To watch, to have to participate in, the contraction or evaporation of beloved features of one’s heritage is a pain only our species can experience, and surely few pains could be more terrible. But we have no reasonable alternative, and those whose visions dictate that they cannot peacefully coexist with the rest of us we will have to quarantine as best we can, minimizing the pain and damage, trying always to leave open a path or two that may come to seem acceptable. (519)
This passage conveys roughly how close Dennett comes to offering us any suggestions for the path future humans should take. But it is a suggestion that is deeply faulty.
According to Dennett, we must respect and study those ideas which we no longer find acceptable. “It must be scholarship, not human game preserves—ethnic or religious states under dictatorships—that saves superannuated cultural artifacts for posterity,” he writes (517). But who decides what cultural artifacts are superannuated? Dennett no less than assumes that all religious beliefs are out of date, an assumption that roughly 86% of the world’s population would find more than a little presumptuous (Barrett, 2001).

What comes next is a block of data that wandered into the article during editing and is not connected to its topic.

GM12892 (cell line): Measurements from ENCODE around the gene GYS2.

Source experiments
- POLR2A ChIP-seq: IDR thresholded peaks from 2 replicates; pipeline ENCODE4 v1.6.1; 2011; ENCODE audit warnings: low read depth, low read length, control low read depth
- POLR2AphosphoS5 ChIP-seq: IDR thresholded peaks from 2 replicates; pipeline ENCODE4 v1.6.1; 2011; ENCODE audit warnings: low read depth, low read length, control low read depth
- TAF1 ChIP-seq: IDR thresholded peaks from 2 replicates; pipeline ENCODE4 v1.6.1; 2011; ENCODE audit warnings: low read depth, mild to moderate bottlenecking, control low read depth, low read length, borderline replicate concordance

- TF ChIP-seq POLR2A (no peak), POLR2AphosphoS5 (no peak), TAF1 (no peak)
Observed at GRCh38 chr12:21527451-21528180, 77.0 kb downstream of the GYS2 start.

In fact, Dennett’s final chapter is something of a disoriented rant against the problems of the world, all of which are ultimately blamed upon religious beliefs. “You are free to preserve or create any religious creed you wish, as long as it does not become a public menace,” he says (516). But is religion ever a public menace? Other forces are at work when religious institutions start holy wars or holy countries. I, for one, do not believe that religious creed causes “the pronouncing of death sentences on those who blaspheme against a religion” so much as the cynical misuse of religious creed causes such murders (Dennett, 517). According to Dennett, “many, many Muslims...are bravely trying, from the inside, to reshape the tradition they cherish into something better, something ethically defensible” (517). Are Muslims trying to reshape Islam? Or are they trying to reshape Islamism?